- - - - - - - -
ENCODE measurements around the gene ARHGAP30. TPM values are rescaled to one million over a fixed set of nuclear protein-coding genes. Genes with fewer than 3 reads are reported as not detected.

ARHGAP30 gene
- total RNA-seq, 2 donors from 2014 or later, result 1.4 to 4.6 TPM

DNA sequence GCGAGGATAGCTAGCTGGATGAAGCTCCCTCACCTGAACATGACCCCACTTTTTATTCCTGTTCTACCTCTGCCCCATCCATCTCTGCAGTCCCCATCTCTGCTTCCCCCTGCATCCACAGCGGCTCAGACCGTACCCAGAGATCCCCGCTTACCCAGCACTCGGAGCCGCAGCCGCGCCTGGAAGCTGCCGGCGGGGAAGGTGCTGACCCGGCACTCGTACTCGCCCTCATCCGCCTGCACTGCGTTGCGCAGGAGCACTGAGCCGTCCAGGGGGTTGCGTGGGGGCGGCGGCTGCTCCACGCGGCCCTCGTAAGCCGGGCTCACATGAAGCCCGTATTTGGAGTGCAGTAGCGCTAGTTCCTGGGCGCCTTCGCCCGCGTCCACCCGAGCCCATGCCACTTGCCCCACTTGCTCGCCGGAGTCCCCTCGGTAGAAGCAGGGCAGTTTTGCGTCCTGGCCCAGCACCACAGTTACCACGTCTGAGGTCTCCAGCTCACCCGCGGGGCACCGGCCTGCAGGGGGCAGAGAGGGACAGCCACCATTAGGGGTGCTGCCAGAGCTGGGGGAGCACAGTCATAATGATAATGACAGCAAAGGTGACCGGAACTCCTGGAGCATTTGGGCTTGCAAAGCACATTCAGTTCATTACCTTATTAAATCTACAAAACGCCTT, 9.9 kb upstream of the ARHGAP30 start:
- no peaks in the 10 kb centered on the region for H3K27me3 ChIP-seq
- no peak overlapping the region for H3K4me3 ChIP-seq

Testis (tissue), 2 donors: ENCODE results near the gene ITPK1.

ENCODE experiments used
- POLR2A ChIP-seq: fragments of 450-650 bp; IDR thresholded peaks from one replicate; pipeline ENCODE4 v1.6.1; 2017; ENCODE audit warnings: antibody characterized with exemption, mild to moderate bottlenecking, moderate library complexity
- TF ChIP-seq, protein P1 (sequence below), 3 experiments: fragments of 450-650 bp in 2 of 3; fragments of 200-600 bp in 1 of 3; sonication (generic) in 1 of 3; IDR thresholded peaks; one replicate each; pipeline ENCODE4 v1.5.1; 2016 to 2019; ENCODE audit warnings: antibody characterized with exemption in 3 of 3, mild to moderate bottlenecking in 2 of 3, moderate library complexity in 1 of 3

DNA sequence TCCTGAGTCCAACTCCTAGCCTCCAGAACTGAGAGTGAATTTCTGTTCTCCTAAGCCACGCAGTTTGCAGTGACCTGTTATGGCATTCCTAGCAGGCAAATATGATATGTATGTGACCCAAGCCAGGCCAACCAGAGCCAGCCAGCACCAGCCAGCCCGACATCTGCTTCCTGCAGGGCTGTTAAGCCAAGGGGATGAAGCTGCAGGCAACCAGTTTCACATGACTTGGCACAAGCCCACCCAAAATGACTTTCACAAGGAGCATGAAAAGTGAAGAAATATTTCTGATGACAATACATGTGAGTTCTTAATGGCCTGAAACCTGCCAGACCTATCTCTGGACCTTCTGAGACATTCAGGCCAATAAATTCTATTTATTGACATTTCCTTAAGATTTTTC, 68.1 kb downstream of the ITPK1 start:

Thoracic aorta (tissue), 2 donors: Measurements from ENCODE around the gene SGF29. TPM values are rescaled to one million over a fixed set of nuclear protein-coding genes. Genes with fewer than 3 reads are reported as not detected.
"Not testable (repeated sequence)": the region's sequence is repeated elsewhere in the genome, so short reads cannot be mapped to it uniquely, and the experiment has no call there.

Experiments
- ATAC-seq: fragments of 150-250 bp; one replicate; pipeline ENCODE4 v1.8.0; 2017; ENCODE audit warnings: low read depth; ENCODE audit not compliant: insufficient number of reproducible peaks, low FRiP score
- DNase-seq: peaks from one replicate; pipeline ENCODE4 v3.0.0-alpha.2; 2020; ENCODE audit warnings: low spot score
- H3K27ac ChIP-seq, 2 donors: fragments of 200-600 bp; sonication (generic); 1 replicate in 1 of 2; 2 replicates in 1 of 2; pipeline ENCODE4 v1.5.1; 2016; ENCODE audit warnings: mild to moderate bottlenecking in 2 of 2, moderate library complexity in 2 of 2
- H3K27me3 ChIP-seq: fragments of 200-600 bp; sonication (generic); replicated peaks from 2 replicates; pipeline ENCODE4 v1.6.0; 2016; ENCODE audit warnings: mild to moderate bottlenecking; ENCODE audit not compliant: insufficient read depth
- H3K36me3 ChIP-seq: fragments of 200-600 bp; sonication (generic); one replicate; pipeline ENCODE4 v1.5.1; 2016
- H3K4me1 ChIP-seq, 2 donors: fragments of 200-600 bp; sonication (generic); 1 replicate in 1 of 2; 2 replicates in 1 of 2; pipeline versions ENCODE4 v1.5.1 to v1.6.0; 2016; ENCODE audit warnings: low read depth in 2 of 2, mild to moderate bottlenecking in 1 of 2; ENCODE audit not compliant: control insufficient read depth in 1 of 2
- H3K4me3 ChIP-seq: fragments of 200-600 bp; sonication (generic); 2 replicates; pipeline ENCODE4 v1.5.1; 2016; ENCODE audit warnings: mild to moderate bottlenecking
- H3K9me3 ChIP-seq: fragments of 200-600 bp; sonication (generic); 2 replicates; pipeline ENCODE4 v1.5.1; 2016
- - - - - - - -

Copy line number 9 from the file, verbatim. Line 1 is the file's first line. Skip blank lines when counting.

- POLR2A ChIP-seq: fragments of 450-650 bp; IDR thresholded peaks from one replicate; pipeline ENCODE4 v1.6.1; 2017; ENCODE audit warnings: antibody characterized with exemption, mild to moderate bottlenecking, moderate library complexity